10)  Harper’s refusal to open up about Helena Geurgis.  Why really happened?  On the other hand, Harper is still protecting Calgary North MP Devinder Shory, who has been under investigation by the RCMP and Alberta police for his involvement in a mortgage fraud case at the Bank of Montreal.

11a) Paul Sauve of LM Sauve construction, with alleged former Hell’s Angels connections, told a parliamentary committee that the $140,000 he paid a Conservative lobbyist was probably distributed to party officials.  The company then got the $9-million contract to renovate Parliament Hill’s West Block.  “Because we paid, we received,” Sauve said. The RCMP is investigating. 

11b) Similar to the Bev Oda case, the Halifax Chronicle Herald reported that:  “The official approval document for the renovation of the West Block of Parliament was altered with a typewriter at the last minute so that the acting assistant deputy minister could sign it instead of Michael Fortier, the minister of public works at the time. Fortier has testified he wasn’t even aware that the contract was awarded.”

12) In 2009, audio recordings, photographs, and documents leaked from a Conservative Party student workshop in Waterloo exposed a partisan attempt to take over student unions and undermine Ontario Public Interest Research Groups (OPIRGs) on campuses across Ontario. At a session held by the Ontario Progressive Conservative Campus Association (OPCCA) and the Manning Centre for Building Democracy, campus Conservatives, party campaigners, and Member of Parliament for Kitchener-Waterloo, Peter Braid, discussed strategies to gain funding from student unions for the Conservative Party and ways to run for—and win—positions within those unions. They also identified campus radio stations and the Canadian Federation of Students as potential targets of a campaign to eliminate funding. In 2002, a secret Millennium Leadership Fund of the Progressive Conservative Party youth wing was exposed by the Western Gazette in an article called “Tories plot to infiltrate student government.”

13) The RCMP has also been asked to investigate whether the Harper government illegally leaked cabinet confidential information concerning Taseko Mines – which may have led to insider trading of the company’s shares.

14) In November, 2010, Conservative MP Kelly Block rose in the House of Commons to deliver a short statement: “Mr. Speaker, I rise on a point of order. Over the weekend, I spoke privately with most of the members of the finance committee about the leak of a report of that committee by a former member of my staff. Let me assure the House that at the earliest opportunity, I proactively took action and dismissed the staff member in question.” Block’s executive-assistant had sent confidential information to five lobbyists.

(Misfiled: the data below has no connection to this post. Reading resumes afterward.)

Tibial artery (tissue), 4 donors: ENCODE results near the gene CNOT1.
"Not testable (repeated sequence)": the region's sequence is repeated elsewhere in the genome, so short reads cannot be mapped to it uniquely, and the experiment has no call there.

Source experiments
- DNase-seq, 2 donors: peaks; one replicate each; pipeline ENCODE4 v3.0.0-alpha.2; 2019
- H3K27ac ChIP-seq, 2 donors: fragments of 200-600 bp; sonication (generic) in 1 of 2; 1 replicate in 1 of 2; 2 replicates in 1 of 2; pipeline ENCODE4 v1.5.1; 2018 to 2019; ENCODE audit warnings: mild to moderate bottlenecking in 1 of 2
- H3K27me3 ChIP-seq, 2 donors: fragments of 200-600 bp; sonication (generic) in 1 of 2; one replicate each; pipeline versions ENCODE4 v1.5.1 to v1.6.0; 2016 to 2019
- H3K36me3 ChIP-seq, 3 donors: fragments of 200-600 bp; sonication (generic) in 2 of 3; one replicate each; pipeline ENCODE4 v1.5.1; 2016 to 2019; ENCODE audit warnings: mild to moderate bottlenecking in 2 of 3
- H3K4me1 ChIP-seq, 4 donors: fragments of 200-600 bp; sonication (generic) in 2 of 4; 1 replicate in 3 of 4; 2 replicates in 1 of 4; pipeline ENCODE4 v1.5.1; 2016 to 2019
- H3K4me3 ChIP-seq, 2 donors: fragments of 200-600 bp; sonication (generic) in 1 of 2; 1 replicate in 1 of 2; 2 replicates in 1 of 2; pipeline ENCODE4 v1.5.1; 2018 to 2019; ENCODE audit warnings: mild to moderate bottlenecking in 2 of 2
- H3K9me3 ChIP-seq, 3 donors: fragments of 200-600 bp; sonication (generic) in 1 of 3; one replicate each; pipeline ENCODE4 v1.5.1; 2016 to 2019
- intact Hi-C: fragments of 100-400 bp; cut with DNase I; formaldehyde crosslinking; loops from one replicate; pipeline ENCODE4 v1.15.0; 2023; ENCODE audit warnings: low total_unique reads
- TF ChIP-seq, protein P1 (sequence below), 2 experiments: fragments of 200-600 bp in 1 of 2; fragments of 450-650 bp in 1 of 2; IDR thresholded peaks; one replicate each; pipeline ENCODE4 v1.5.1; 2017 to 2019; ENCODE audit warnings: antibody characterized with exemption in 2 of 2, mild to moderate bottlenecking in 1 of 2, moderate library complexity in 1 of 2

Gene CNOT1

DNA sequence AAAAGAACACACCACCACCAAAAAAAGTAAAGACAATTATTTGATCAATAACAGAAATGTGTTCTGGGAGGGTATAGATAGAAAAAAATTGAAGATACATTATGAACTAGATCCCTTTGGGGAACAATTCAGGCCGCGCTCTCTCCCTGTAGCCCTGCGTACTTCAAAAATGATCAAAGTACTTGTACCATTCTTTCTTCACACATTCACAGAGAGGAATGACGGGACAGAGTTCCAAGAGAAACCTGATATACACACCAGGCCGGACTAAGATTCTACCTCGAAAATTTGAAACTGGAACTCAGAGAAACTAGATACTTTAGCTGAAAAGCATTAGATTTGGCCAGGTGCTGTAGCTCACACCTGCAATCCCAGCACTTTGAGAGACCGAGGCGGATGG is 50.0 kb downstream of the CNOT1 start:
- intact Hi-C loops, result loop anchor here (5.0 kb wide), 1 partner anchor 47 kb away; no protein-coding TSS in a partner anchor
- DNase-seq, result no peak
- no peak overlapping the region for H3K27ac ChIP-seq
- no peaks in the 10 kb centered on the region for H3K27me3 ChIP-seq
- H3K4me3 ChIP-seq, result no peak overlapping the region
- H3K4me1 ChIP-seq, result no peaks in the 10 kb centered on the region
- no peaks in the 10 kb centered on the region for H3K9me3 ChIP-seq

15) Harper’s former spokesman, Kory Teneycke, had to resign temporarily as political editor for Quebecor/Sun Media – which is setting up “Fox News North” – after fraudulent names were added to a petition.

16) Conservative MP Cheryl Gallant put her foot in her mouth, suggesting that Atlantic Canadians are too reliant on the Coast Guard to rescue them at sea when they find themselves in trouble. Gallant was forced to apologize. Rick Mercer had another idea: “ … stupid and talking, there's a cure for that. It's called you're fired.”

17) Privacy Commissioner Jennifer Stoddart launched an internal audit of Veterans Affairs, fearing “systemic privacy issues” when it was revealed that the medical and psychiatric records of retired captain, Sean Bruyea, were in the briefing notes of former VA minister Greg Thompson.

18) The Harper government seems to have a revolving door with Bay St. Nigel Wright, a major-shareholder in Onex Corp. – which has subsidiaries and interests in firms covering key government areas, including defence, health, aerospace, finance, and energy – has become Harper’s Chief of Staff.  Conflict of interest, anyone?

Weakening Our Economy:

The Conservatives campaigned on their ability to manage the economy in a frugal, business-like manner, protecting the interests of Canadians, but the opposite has happened.

1a) “The Harper government's 2011 fiscal plan reaches out to the NDP in a bid to avoid an election, but it could equally serve as a campaign platform should the opposition unite this week to defeat the Conservatives. It is a budget crafted for the politics of the moment, meeting some of NDP Leader Jack Layton's pre-budget demands and sprinkled with targeted tax credits for families. However, action to confront Ottawa’s long-term challenges, such as planning for higher costs and slower revenue growth due to an aging population, appear to be taking a backseat for now, as does a thorough accounting of where future cuts will come.” Globe and Mail on 2011 federal budget.

1b) In 1993, Mulroney’s Conservatives chalked up a $38 Billion deficit.  By 2006, Chretien’s Liberals turned this into a $16 Billion surplus.  Four years later, Harper created a record $56 Billion deficit.